Speaking about Health Disparities — A teachable moment about structural racism

by Curtis Smith, Carina Cione, Deziree Jackson, and Ernesto Castañeda

On November 11, 2020, Dee Margo, Mayor of the city of El Paso, Texas told national audiences on Good Morning America that he did not need any additional resources to help the city deal with a surge in COVID-19 cases before adding, “our population is 85% Hispanic and we’re four times more prevalent to being hospitalized because of COVID than any other normal [pause] occasions (sic). We are a highly vulnerable population.” He blamed the negative impact of the pandemic on El Pasoans while simultaneously denying the need for further aid or to impose stricter lock down policies. His statements negated the fact that he is largely in charge of the local response to the situation.

Mayor Margo’s refusal to admit the reality of the pandemic’s effects on El Paso is worrisome because the death rate is staggering. His response, or lack thereof, is reflected in the data. Since his statement that El Paso had “all the resources it needs,” more than 272 El Pasoans have died from COVID-19 complications and more than 21,000 people have tested positive for the virus. According to statistics published by the city, the cumulative number of positive cases in El Paso reached 88,500 on December 3, 2020. Washington, DC, a city with a similar population size to El Paso, has experienced 21,842 positive cases, amounting to only one-quarter of those in El Paso. A major difference between these cities lies in COVID-19 preventive regulations.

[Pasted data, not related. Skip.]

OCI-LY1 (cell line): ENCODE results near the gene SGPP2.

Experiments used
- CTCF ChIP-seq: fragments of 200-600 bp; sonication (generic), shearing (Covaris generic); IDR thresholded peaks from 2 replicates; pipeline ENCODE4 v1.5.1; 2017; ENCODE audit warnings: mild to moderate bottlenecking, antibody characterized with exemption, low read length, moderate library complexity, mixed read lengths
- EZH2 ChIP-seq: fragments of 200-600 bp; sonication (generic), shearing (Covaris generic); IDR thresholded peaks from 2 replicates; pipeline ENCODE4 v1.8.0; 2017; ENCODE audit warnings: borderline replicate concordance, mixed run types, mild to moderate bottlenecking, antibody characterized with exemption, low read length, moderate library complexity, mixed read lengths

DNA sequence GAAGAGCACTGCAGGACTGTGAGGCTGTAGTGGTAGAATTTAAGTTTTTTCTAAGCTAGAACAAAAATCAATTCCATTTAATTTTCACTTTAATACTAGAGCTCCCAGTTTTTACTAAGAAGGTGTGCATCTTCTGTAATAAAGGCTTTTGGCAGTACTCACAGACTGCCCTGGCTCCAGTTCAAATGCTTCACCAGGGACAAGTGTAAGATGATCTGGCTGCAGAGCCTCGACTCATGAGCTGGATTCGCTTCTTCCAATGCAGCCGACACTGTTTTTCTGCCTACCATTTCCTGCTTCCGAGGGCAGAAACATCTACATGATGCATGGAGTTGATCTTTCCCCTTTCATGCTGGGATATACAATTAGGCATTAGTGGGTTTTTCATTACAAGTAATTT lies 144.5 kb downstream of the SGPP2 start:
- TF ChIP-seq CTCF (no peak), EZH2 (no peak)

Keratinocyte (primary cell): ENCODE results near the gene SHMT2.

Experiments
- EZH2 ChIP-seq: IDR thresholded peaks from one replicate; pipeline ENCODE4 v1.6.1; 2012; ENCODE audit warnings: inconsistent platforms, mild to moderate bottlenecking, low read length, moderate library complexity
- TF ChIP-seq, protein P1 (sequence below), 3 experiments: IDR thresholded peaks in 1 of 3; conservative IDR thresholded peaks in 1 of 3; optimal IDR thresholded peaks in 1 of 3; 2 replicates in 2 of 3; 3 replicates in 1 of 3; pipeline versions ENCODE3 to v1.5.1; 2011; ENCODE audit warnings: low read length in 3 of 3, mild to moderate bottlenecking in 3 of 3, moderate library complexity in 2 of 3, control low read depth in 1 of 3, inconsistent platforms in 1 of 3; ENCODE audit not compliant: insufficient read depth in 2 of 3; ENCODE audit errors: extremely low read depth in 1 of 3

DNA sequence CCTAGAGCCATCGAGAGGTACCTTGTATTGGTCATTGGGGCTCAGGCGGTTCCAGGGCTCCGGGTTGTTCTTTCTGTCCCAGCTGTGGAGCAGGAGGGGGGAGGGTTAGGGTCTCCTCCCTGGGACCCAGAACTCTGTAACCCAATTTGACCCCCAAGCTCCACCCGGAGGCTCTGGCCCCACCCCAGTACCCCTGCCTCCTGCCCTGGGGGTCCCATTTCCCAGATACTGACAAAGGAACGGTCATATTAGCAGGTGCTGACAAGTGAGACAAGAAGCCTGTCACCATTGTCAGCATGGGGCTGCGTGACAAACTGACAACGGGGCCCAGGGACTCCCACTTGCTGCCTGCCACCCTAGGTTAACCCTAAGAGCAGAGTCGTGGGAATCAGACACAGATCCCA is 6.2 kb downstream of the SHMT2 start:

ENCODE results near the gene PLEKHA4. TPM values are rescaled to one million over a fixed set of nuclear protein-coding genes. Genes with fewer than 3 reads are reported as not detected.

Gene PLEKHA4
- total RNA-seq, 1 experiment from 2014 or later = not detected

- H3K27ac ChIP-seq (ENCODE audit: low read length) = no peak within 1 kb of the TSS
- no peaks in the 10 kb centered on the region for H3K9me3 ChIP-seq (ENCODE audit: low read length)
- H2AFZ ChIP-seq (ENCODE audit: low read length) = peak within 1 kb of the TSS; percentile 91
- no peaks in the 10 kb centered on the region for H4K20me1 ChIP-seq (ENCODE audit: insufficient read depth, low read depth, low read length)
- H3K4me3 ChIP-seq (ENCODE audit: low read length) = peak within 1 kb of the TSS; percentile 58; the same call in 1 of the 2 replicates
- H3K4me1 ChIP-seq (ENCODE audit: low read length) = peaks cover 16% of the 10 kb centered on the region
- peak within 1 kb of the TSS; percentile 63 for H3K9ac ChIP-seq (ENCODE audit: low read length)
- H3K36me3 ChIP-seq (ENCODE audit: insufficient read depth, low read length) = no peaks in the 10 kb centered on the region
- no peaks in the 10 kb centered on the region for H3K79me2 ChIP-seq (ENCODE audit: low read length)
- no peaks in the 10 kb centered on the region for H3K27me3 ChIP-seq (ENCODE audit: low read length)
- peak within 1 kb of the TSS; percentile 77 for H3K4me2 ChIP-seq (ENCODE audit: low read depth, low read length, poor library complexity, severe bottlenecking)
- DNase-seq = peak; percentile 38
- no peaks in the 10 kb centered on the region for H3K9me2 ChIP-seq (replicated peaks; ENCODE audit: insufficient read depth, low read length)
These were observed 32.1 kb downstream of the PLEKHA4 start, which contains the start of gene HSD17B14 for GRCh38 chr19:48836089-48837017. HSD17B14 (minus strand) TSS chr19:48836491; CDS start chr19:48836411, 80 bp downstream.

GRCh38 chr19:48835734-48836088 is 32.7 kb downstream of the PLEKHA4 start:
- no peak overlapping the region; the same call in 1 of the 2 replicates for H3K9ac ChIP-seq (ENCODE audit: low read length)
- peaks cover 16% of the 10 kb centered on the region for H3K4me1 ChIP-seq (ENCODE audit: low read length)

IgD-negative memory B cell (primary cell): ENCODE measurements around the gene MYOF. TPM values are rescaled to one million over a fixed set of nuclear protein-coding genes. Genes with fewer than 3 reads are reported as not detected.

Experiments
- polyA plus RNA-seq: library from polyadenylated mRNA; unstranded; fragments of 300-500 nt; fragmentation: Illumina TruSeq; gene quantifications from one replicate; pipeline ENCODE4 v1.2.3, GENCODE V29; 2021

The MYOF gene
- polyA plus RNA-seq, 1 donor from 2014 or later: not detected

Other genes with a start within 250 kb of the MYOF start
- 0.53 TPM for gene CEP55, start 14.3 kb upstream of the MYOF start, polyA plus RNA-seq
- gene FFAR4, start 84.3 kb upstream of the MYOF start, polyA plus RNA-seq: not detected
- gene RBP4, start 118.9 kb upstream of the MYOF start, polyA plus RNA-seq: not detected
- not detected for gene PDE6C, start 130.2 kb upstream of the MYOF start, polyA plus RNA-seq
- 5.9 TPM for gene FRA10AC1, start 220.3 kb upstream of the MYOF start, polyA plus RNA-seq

Sadly (and all too often), casual assertions like Margo’s are made in daily conversations with little push-back. However, it is shocking to hear it declared on Good Morning America that El Paso is apparently doomed to suffer with the pandemic because the demographics of the city are somehow to blame for higher rates of COVID-19. This is a misconstruction of “health disparities.” Blaming the ethnic make-up of the population is an example of methodological racism. Therefore, the Mayor’s statement offers a teachable moment about race and racism. We hope that the following discussion is helpful in courses on race and ethnicity, and beyond.

The problem with pointing to the supposed biological basis of race

Disparities in health exist, indeed. COVID-19 infection and mortality rates are higher among Black, Latin*, and Native American populations, but they should not be referenced alone without the historical and broader social context. Simply put, Black and Latin workers are more likely to work in “essential” positions and are still working outside of home during the pandemic, and thus are more exposed to the virus. Researchers have long been aware of the phenomenon that Black and Latin populations are more represented among what sociologist Arne Kalleberg (2011) calls “bad jobs.” The CDC also reports that racial and ethnic minorities are more commonly employed by industries that require workers to continue working despite the pandemic, including agriculture, healthcare, delivery, and public transportation services. Simultaneously, some of these industries have also suffered the most significant financial losses and laid off many employees.